This blog offers a meditation on the Common Lectionary daily readings along with a headline from world news:
New English Translation (NET)
25 At that time Jesus said, “I praise you, Father, Lord of heaven and earth, because you have hidden these things from the wise and intelligent, and revealed them to little children. 26 Yes, Father, for this was your gracious will. 27 All things have been handed over to me by my Father. No one knows the Son except the Father, and no one knows the Father except the Son and anyone to whom the Son decides to reveal him. 28 Come to me, all you who are weary and burdened, and I will give you rest. 29 Take my yoke on you and learn from me, because I am gentle and humble in heart, and you will find rest for your souls. 30 For my yoke is easy to bear, and my load is not hard to carry.”
The great Danish theologian and philosopher, Soren Kierkegaard, does an extended riff on this text, pointing out how ironical it is in the mouth of the crucified Messiah. Come to me and carry the cross, Jesus invited his disciples. So what on earth does he mean by this gracious invitation, by these “comfortable words” as they are called in the Anglican Eucharist?
It is an affirmation of what I called in yesterday’s blog, “the impossible grace by which God accommodates his unimaginable greatness to us.”
First of all this happens in relationship. Jesus’ words are not pointing to himself as the second person of the Holy Trinity but rather as the loving servant and confidant of the loving father. He is bearing witness. But God’s love is not a mere emotion; it is his complete trust in his human child to establish his rule in the world. The wisdom of the world cannot discover what only trust can reveal; the knowledge of oneself as God’s beloved child. Jesus would have found this revelation in Scripture, applied to Israel, as in Hosea Ch.11
“When Israel was a child, I loved him
and called him from Egypt to be my son.
I myself taught him to walk,
I myself took him by the arm,
but he did not know that I was the carer,
that I was leading him with human ties, with leading strings of love,
that I was like one who lifts a baby to his cheek,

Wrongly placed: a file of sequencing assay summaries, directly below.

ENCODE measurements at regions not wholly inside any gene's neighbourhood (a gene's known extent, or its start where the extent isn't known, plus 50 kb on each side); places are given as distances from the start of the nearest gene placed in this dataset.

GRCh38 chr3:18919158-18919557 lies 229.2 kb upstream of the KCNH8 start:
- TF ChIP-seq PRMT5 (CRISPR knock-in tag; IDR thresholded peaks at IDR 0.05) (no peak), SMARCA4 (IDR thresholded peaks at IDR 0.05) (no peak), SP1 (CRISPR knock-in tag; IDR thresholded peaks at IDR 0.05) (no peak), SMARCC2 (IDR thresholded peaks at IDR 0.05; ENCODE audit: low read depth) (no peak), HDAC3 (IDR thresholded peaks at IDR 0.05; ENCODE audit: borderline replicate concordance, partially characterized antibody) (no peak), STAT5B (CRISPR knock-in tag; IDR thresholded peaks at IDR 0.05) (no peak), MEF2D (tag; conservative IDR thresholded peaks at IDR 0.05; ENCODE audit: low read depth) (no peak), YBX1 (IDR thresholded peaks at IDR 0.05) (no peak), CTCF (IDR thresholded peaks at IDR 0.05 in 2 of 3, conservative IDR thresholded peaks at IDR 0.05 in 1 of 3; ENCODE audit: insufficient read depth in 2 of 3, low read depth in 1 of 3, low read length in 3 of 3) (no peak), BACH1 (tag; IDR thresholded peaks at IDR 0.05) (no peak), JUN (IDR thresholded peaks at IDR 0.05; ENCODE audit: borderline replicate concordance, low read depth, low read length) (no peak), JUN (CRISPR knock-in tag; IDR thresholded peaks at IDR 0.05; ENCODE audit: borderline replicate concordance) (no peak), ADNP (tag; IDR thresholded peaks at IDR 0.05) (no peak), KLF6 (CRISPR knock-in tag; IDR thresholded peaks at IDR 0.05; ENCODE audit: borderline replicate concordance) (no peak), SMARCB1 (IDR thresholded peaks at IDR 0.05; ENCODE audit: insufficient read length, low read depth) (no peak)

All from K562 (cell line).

like one who bends down to feed him.”
Jesus acts on behalf of Israel to trust this love fully and to live within this relationship. Accordingly there is for him no valid knowledge of God outside this relationship; only the one who trusts completely and is trusted completely can understand the Father’s goodness. But by his mode of speech Jesus goes on to identify himself with another figure from Israel’s tradition, “Lady Wisdom”, who is found especially in Proverbs 1 and 8, and who invites people to “Come to me”. Jesus understands this tradition as continuing the insights of the prophets and showing what it means to trust God in this world. The wisdom tradition frequently distinguishes between the wise and happy person who learns God’s way and the sad and foolish person who does not. This wisdom is the “easy yoke” of which Jesus speaks. It is not the burden which God imposes on others, but rather the burden which God accepts in the world and invites his children to share with him. God is partner to human beings under this yoke. That’s why, although the bearing of it may involve the most atrocious suffering even to the point where the sufferer doubts if God is there at all, as Jesus did, nevertheless nothing can extinguish the joy of sharing the small love against which the gates of hell cannot prevail. In less testing times, this “yoke” leads to a thousand fruitful paths of practical living, such as are taught by Lady Wisdom,
“Her ways are ways of pleasantness
and all her paths are peace.” (Proverbs 3:17)
It is therefore wrong to suggest that Jesus Way is not intended for this world. It is true that it neither brings automatic success in this world nor promises freedom from suffering. But because it is the way of God in the world, it is precisely intended for this world; it is a goodness that fits the needs of mortal creatures, by which their lives can be rightly and joyfully ordered. Even in suffering, even in death, it wins because it is a partnership with the living God.